Expressive writing has been a hot topic recently, but what is it and how can it really help you feel better?
If, like us, you’re an avid listener of Michael Moseley’s podcast Just One Thing, you may have heard of the wonders of expressive writing and how it can be hugely beneficial for both our mental and physical health.
We’re here to demystify this powerful activity, briefly summarising the wealth of science-backed research that supports the world of writing for wellbeing.
What does ‘expressive writing’ mean?
The definition of expressive writing is ‘a form of therapeutic or personal writing that is focused on exploring and processing one’s emotions and thoughts’.
Expressive writing encourages you to communicate your thoughts, emotions and experiences in a free-flowing, unedited manner. It can be a meaningful yet simple everyday activity to set yourself up for the day or wind-down in the evening.
The intention of expressive writing is to help you gain insight into your own emotional and mental state, to better understand and come to terms with your experiences, and to support healing and personal growth.
If you find yourself jotting down thoughts or feelings in your notes app or journal you may be an unintended expressive writer already. The truth is, expressive writing can take many forms, whether it be journaling, creative writing, poetry, or even letter writing.
The only ‘rule’ (and we say that loosely) of writing is that you’re honest and sincere. You should be expressing yourself freely and without fear of judgment.
Put grammar and spelling aside, and just focus on how you feel.
Can expressive writing really help you feel better?
According to a plethora of research, expressive writing can have plenty of notable positive effects. It’s been linked to reduced stress, improved immune function, and improved mental health wellbeing (namely reduced symptoms of depression and anxiety).
- A study published in the British Journal of Health Psychology found that expressive writing can lead to improvements in immune function. Participants who wrote about a traumatic or stressful event for 20 minutes on three consecutive days showed stronger immune system functioning six weeks later compared to those who wrote about a neutral topic.
- A review of 146 studies on expressive writing published in the Journal of Health Psychology found that expressive writing was associated with a range of positive health outcomes, including reduced symptoms of depression and anxiety, improved immune function, and better coping with chronic illness.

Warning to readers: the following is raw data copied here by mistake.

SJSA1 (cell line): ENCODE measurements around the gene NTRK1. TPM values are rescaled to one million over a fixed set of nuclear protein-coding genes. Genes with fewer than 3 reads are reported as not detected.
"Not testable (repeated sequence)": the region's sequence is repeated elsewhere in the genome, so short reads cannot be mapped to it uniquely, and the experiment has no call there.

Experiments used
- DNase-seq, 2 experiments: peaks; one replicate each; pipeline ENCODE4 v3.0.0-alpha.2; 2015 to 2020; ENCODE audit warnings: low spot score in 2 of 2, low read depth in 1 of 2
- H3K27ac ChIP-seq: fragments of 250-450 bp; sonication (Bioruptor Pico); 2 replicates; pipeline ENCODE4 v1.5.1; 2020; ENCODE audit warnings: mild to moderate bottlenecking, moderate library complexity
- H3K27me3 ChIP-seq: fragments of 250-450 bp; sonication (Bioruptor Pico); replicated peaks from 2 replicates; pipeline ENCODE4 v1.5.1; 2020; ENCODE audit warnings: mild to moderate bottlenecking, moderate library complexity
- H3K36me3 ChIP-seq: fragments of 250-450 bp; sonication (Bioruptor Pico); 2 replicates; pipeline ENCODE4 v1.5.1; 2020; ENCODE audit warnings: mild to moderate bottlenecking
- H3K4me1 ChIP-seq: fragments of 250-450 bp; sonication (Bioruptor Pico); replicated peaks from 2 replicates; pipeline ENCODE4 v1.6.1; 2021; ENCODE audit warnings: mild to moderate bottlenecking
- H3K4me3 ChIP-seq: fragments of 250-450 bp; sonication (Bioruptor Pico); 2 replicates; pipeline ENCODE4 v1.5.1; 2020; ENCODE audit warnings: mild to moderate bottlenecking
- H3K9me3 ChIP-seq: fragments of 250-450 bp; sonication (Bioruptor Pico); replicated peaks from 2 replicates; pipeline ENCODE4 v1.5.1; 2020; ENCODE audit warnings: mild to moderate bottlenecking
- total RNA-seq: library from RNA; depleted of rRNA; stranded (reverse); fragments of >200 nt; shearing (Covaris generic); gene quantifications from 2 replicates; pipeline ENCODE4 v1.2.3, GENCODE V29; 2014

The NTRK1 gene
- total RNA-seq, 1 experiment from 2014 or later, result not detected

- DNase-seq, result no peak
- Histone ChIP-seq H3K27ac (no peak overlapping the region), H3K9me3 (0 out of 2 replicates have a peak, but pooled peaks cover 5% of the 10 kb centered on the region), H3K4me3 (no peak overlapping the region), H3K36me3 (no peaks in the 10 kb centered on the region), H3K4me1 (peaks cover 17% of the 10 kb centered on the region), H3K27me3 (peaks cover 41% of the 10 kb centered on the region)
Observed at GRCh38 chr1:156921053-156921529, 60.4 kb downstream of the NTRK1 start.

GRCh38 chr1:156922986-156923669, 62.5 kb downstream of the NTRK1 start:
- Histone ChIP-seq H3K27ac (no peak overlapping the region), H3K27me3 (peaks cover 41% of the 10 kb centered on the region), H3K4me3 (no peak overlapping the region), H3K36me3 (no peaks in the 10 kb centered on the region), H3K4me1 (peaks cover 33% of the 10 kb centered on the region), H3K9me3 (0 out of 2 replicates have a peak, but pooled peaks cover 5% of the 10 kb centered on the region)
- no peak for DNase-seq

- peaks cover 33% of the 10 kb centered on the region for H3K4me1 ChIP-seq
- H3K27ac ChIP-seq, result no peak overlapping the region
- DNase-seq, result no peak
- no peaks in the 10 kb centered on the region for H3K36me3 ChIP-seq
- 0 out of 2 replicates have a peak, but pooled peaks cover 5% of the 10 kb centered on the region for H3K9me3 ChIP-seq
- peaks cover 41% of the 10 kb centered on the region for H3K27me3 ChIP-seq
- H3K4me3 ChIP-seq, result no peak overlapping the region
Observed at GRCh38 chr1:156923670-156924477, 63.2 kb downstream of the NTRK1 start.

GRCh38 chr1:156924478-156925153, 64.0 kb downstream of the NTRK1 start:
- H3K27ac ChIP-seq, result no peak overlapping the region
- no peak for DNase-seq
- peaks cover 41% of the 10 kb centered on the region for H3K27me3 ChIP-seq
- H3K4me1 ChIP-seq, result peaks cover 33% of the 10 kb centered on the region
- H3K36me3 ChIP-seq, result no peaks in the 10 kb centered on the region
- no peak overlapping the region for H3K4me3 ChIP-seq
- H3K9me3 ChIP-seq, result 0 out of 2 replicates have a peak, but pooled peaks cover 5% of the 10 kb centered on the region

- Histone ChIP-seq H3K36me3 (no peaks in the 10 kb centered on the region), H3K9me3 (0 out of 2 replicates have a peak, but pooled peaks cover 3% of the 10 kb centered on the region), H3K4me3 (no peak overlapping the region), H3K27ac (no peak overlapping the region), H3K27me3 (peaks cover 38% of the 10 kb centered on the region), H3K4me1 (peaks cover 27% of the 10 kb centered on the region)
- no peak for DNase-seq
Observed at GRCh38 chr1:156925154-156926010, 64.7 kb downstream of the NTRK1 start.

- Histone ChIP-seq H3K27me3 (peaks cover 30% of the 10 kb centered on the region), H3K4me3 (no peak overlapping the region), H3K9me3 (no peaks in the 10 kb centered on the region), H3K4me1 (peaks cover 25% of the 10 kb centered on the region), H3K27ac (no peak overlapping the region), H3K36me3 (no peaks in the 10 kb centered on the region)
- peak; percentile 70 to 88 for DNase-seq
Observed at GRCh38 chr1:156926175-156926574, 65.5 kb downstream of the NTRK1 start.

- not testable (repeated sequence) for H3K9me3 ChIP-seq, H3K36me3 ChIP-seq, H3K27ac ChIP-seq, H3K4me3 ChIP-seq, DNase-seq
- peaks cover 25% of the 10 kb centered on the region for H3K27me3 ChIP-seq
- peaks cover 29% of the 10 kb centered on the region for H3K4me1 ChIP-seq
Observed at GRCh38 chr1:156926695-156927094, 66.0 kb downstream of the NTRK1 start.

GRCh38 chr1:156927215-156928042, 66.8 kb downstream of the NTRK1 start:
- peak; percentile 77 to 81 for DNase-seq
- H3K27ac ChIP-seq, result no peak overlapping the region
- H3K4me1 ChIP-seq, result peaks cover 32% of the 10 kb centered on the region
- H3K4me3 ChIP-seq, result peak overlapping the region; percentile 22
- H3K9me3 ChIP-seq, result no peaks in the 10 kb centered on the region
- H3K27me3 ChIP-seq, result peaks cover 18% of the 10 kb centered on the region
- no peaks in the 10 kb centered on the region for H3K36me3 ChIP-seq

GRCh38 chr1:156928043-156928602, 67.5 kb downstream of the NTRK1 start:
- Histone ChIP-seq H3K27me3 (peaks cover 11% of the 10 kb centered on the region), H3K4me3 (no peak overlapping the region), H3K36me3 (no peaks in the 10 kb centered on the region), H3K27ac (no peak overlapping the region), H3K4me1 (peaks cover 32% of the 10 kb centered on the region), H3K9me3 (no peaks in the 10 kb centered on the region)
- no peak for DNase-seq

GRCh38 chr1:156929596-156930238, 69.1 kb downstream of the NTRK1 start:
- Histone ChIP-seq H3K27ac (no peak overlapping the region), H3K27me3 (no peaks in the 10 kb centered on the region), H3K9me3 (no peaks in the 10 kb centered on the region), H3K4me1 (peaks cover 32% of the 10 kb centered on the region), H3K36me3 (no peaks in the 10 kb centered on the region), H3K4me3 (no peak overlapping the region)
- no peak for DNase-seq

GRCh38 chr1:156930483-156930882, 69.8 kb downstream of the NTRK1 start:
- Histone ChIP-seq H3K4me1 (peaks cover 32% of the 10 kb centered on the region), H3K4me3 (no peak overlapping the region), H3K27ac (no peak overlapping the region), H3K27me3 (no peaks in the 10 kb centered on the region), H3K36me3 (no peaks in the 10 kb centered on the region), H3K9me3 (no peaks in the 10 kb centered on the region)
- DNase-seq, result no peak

- In a study published in the Journal of Personality and Social Psychology, college students who wrote about their deepest thoughts and feelings about a personal experience for 15 minutes per day for four consecutive days reported greater psychological well-being and less physical symptoms than those who wrote about a neutral topic.
If you’d like to learn more about the research behind writing for wellbeing we recommend you read our ‘Ready Steady Flow‘ paper or Kate McBarron’s ‘What writing can do for you – When you want to improve your sleep‘ booklet.
Give it a try…
In her poem “The Summer Day”, prize-winning poet Mary Oliver asks the question: “Tell me, what is it you plan to do with your one wild and precious life?”
Now, I invite you to use this question as a prompt for your own writing.
- Read the quote carefully a couple of times.
- Then write instinctively, noting down whatever comes to mind and allowing your thoughts to flow onto the page.
- Write for at least 5 minutes.
Expressive writing can be an effective therapeutic tool and can help you reach goals and work on personal growth. It can also help you gain perspective when looking back on difficult times, and help you develop a sense of resilience and inner strength.
Want to build expressive writing into your everyday routine? Reap the benefits of writing, sign up to a free 14-day trial to WriteWell and join us for writing events, prompts, activities and much more!
Sources: “Expressive Writing and Coping with Job Loss” by James W. Pennebaker and Janel D. Seagal and “Emotional and physical health benefits of expressive writing” by Karen A. Baikie & Kay Wilhelm.